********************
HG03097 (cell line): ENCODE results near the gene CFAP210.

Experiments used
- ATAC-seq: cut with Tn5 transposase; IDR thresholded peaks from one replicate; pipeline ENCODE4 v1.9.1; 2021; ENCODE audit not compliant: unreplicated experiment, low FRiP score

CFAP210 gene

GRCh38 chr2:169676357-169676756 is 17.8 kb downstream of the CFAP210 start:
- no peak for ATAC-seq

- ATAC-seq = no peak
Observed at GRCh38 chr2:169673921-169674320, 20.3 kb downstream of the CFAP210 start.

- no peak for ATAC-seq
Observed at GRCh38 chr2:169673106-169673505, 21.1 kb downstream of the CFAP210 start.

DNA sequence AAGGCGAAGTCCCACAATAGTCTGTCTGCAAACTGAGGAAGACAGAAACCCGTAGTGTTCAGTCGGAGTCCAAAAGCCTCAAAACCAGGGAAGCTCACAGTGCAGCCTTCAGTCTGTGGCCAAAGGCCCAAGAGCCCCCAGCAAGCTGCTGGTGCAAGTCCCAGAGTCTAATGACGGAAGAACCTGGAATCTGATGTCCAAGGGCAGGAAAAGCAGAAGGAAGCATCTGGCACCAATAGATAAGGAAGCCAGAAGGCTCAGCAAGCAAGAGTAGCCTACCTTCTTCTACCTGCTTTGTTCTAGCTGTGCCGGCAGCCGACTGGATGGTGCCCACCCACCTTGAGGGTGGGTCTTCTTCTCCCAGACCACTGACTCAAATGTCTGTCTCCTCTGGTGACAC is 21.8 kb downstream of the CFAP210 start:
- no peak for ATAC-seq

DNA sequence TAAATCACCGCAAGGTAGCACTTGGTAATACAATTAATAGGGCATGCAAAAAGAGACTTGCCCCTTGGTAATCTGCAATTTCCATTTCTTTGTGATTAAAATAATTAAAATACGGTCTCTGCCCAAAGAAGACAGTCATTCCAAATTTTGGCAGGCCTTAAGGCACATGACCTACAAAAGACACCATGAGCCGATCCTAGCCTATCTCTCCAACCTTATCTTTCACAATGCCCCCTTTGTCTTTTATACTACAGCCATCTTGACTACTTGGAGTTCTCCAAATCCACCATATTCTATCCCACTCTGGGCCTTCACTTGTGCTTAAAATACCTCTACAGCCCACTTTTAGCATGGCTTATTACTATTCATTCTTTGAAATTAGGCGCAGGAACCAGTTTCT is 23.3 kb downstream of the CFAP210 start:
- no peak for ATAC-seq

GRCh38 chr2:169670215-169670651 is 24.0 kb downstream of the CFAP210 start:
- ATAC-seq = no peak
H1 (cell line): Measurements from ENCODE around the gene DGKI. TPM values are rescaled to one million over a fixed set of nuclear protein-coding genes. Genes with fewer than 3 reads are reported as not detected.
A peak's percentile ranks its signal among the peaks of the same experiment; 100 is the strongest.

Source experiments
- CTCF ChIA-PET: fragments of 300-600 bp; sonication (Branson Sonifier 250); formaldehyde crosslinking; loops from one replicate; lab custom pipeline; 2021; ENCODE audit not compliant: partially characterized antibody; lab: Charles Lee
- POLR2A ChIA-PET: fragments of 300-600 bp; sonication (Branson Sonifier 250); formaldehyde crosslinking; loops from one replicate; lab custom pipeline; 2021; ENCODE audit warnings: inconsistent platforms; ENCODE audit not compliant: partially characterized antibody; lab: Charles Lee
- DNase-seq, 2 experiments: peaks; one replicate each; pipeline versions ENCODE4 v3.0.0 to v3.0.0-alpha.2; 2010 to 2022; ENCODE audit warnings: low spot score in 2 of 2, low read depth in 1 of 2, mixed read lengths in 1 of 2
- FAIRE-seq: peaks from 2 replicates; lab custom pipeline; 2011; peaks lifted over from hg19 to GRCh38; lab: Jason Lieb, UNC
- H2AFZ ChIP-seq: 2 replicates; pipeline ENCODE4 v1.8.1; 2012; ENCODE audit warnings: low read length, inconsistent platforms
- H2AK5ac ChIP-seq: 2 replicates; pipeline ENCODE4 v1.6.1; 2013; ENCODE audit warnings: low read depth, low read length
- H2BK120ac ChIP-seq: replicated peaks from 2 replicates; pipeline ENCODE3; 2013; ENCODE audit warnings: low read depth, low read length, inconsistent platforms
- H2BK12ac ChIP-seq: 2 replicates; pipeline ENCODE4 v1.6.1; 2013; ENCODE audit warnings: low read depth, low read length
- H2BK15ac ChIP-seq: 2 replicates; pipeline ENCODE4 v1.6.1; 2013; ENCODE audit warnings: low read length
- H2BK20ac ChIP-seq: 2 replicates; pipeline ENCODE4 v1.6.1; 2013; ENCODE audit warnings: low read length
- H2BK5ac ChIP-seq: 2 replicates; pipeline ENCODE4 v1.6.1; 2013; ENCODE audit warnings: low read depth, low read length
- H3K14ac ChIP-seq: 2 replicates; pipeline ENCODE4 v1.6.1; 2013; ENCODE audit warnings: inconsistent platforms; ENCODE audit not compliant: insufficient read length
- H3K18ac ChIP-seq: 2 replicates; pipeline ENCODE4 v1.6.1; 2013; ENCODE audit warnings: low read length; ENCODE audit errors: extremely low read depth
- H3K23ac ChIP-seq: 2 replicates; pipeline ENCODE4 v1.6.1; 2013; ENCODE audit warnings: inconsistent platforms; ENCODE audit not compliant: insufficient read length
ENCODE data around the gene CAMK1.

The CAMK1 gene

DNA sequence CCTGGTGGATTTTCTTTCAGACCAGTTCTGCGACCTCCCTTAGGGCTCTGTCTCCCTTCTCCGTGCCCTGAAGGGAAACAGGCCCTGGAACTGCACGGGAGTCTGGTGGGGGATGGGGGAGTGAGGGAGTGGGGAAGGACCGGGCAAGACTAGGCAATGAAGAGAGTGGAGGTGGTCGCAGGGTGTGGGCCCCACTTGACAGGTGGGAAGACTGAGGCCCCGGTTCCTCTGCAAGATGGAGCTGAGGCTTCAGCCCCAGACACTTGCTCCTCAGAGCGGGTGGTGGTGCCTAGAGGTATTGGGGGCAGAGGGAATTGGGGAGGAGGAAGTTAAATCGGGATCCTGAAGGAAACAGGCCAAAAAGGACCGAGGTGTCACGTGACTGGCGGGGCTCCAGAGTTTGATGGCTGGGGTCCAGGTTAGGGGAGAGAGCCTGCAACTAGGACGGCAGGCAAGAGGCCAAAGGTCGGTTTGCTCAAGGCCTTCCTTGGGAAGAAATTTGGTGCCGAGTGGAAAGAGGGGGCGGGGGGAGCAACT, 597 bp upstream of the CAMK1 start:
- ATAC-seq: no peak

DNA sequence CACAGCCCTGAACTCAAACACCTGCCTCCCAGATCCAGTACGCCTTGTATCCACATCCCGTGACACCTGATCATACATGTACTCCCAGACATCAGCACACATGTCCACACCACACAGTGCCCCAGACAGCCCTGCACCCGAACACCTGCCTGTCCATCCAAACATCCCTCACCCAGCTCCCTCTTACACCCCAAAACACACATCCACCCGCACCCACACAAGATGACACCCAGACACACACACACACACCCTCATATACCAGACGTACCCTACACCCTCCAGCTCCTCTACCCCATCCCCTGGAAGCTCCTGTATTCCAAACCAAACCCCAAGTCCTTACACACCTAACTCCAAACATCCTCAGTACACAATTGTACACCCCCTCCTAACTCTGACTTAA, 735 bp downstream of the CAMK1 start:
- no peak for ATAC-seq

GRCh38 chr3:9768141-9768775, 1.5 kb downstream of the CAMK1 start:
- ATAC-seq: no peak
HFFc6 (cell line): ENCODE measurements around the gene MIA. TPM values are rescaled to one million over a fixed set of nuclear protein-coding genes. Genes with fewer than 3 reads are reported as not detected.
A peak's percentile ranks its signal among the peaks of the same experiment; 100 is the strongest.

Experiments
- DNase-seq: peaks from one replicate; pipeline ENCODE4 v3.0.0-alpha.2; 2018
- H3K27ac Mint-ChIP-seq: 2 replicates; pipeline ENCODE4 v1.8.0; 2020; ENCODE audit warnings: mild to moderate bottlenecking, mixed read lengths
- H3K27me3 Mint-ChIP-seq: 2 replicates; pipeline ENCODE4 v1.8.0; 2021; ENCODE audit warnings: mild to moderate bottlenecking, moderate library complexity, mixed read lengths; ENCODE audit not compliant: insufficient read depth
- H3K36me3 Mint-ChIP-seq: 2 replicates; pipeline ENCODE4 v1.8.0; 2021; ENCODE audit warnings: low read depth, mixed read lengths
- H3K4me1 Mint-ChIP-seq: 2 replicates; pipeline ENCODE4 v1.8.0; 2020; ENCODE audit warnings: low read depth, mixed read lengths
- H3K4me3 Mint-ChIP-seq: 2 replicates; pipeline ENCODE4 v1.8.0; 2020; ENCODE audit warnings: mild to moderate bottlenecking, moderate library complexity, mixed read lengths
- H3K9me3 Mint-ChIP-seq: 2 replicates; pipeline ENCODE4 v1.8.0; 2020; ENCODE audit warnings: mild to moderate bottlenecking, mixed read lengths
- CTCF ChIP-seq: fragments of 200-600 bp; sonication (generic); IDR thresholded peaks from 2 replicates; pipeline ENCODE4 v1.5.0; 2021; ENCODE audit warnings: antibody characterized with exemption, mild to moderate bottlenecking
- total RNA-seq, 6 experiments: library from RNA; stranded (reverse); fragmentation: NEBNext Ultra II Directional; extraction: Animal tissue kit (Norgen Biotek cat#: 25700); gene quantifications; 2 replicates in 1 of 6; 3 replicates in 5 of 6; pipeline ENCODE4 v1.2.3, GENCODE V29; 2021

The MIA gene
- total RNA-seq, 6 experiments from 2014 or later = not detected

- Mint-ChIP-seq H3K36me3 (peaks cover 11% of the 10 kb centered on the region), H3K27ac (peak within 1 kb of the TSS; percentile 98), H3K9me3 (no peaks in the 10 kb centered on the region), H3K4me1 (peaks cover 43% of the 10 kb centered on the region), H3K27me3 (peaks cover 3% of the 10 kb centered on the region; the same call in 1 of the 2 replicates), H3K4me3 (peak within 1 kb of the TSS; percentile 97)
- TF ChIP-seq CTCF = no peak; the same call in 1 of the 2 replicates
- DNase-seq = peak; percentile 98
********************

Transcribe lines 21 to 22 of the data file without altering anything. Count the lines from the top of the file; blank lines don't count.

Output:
- POLR2A ChIA-PET: fragments of 300-600 bp; sonication (Branson Sonifier 250); formaldehyde crosslinking; loops from one replicate; lab custom pipeline; 2021; ENCODE audit warnings: inconsistent platforms; ENCODE audit not compliant: partially characterized antibody; lab: Charles Lee
- DNase-seq, 2 experiments: peaks; one replicate each; pipeline versions ENCODE4 v3.0.0 to v3.0.0-alpha.2; 2010 to 2022; ENCODE audit warnings: low spot score in 2 of 2, low read depth in 1 of 2, mixed read lengths in 1 of 2